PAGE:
Category Archives: music

#366daysofmusic

Near the end of 2015, I read a couple of articles about people who set themselves a daily challenge for the year. One woman crafted a miniature chair; one man sought out and consumed a different flavour of taco. I had previously completed a year of collecting one-second video clips each day and was looking for a new creative but bizarrely obsessive way to mark the passing of time, so the idea of doing something a bit more engaged and therefore challenging appealed to me. So, while other people were resolving to spend 2016 reducing energy consumption and producing less waste and becoming more active in charity efforts, I pledged to listen to, and review, a new music album each day of the year. We all give back to society in different ways.

Throughout the year, people who were aware of my quest kept asking the same question: Why are you doing this? This is, really, two questions: First, Why have you decided to spend the year doing a particular thing each day? and, second, Why is the point of this thing? There are many answers to the former: I enjoy being creative, it feels good to set and achieve a goal, having a routine helps keep you motivated on days when you’re feeling lacklustre, doing this ensures I will have at least one thing to blog about this year, and so on.

I originally thought that the latter question was simpler, and had only a single answer: I have a ridiculously large music collection and this will a) justify my ownership of all those albums and b) encourage me to finally listen to things that I’ve never even played once. Almost immediately, though, I began to realise that there was a lot more going on underneath the surface. I had hoped to encourage brand new musical adventures and the revisiting of albums I didn’t feel had received sufficient attention, but I found myself pushed and pulled towards particular songs/albums/artists/genres on particular days or in particular situations. My head might say, “You should listen to the Frazey Ford you’ve never heard,” but my heart would say, “Nope. I want to wrap that Loreena McKennitt around me like a warm blanket.” Some days I could barely force myself to listen to anything at all, but on other days I had a near-continuous soundtrack from my first cup of tea until I turned out the light at bedtime. I thought perhaps there might be some sort of deep and fundamental truths I could unearth by reflecting on all this more systematically, so like a good little scientist I began to collect data. Let’s take a look, shall we?

One of the very first things I noticed–also commented upon by friends who followed the progress of my project on Facebook–was a consistent generosity in my ratings:

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Over the course of the year, my ratings averaged out to 7.5 out of a possible 10, with a minimum of 3 and a maximum of 10 (not that I gave too many of either of those two extremes). The most common rating, also the median, was 8. Obviously my sample here was biased, because I was predominantly listening to music I already own–which, given the amount of research and sampling I typically do before committing to an album, probably meant I was pretty fond of the record itself, the artists, or both, by the time I made the purchase. On top of that, despite my initial interest in exploring the neglected corners of my music collection, I couldn’t help but feel drawn towards albums I knew and loved; I was cherrypicking the best ones and, for the most part, avoiding the stuff I’d deemed unworthy. Finally, I tend to be relatively generous whenever I give marks to anything, so in addition to focusing on the best of the best, I am probably guilty of inflation caused by over-enthusiasm. I know all of these things are true, but I prefer to think that I just happen to own really excellent music.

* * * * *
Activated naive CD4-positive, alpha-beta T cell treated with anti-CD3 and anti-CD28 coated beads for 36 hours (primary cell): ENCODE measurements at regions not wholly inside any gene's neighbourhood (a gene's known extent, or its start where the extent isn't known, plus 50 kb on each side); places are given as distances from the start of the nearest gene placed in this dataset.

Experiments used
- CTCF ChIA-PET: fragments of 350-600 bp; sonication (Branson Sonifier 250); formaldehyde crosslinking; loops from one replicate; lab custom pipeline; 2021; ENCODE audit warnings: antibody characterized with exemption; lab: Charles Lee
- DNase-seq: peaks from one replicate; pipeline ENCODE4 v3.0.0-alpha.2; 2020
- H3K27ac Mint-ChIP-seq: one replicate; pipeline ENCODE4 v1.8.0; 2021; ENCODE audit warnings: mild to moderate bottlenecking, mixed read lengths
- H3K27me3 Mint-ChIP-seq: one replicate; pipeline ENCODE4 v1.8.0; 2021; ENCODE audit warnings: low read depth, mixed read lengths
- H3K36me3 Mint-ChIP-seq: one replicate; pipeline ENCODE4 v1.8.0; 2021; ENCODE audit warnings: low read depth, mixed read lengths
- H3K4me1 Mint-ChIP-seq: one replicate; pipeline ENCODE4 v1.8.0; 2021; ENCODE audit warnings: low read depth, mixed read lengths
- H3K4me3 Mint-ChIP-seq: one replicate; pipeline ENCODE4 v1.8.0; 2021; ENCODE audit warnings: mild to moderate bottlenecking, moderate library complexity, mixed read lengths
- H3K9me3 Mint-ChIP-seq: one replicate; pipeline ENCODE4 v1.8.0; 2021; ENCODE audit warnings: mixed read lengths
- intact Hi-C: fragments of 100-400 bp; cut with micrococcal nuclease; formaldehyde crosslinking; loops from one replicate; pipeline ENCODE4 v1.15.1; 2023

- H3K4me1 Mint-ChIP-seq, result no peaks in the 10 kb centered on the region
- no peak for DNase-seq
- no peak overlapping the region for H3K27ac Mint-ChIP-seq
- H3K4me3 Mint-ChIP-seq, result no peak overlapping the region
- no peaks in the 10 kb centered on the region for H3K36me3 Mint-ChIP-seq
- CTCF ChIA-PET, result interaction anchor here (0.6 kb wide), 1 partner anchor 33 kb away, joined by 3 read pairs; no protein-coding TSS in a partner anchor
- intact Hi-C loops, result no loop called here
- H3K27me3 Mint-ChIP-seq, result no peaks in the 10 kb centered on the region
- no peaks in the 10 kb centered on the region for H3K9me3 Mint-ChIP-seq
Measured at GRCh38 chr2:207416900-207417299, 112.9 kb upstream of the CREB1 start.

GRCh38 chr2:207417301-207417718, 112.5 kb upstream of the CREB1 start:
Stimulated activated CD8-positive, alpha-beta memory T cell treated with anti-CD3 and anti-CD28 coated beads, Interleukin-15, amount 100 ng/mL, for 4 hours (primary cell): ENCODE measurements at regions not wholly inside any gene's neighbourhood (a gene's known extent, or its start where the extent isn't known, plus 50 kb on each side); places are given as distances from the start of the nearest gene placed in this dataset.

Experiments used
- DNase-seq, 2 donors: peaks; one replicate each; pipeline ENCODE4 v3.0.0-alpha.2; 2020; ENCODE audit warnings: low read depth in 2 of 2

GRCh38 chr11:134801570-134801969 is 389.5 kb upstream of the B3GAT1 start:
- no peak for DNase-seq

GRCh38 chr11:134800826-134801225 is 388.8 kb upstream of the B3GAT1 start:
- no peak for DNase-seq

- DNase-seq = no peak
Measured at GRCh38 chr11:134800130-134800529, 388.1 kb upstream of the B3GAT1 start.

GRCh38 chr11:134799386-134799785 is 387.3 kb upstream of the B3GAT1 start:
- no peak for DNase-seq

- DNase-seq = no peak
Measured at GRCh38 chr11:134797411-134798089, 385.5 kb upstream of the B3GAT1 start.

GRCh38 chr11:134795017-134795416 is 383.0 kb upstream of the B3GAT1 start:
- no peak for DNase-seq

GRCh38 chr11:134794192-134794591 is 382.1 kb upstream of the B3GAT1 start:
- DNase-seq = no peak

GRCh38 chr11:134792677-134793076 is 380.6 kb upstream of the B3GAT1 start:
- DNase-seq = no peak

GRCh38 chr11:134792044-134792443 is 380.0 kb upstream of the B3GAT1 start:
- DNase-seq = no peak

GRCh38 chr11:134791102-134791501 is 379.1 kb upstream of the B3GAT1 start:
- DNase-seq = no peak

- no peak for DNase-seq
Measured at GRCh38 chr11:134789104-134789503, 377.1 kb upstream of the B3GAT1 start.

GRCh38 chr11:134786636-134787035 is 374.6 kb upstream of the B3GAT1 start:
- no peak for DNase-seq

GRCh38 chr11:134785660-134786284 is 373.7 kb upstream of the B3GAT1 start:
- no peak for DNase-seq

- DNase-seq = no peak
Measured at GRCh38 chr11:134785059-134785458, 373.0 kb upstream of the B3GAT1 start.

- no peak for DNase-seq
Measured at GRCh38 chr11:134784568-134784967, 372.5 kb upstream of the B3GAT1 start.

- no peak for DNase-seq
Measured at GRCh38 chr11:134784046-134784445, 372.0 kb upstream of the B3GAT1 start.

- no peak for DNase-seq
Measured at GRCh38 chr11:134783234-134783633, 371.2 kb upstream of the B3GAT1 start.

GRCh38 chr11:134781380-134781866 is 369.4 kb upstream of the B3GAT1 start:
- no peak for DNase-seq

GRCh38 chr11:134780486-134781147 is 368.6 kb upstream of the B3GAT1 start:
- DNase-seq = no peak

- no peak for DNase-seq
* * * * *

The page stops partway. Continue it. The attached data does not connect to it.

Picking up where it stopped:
Despite the biases mentioned above, I did actually try to facilitate diversity and variation in my listening. When I’d had too many top-ranking albums in a row, and especially when I kept choosing the very same score again and again, I would deliberately select something I was less familiar with or that I’d previously dismissed as substandard.

Quality over time

To some extent, you can see this reflected in my listening pattern over the year (above). Although the bulk of ratings are clustered in the 7-8 band, you can see regular peaks and troughs, especially after a little plateau. There was more variation right at the beginning of the year, in early April when I did my painful survey of Cat Power albums, and then in early September when I was short on time while traveling and therefore chose albums predominantly based on their length (where shorter = better) rather than their quality. Basically, I think this graph shows that, despite my best intentions, I was fairly consistent in prejudicially choosing tried-and-true albums throughout the year. [It’s worth noting that the “0” towards the end of the year is actually an “n/a” associated with a novelty album. I don’t think I own anything atrocious enough to merit a real 0.]

I do feel guilty about failing to explore certain overlooked albums. When I started #366daysofmusic, there were specific records that I wanted to listen to; Joan as Police Woman’s “The Classic”, Sara Watkins’ self-titled album, and the aforementioned Frazey Ford all spring to mind. I listened to none of them. I also feel guilty about inconsistencies in my rating methodology. On the day that I picked a particular album, I might listen to it once or multiple times, after either having never heard it before or heard it many times previously; sometimes I already knew the artist and was predisposed to be positive, but other times I was unfamiliar with the performer and probably more likely to be skeptical. I knew it wasn’t really fair to consider all of these listening experiences equal, especially considering that many artists, and even entire genres of music, provide an experience that needs to be repeated and pondered–nurtured, even–before you can be fully appreciative. All those albums that have, or might have, grown on me over time were given short shrift in #366daysofmusic. Given that it wasn’t a full-blown scientific study, I think I can forgive myself, but the point remains: It pays to be a patient listener who doesn’t dismiss things too readily.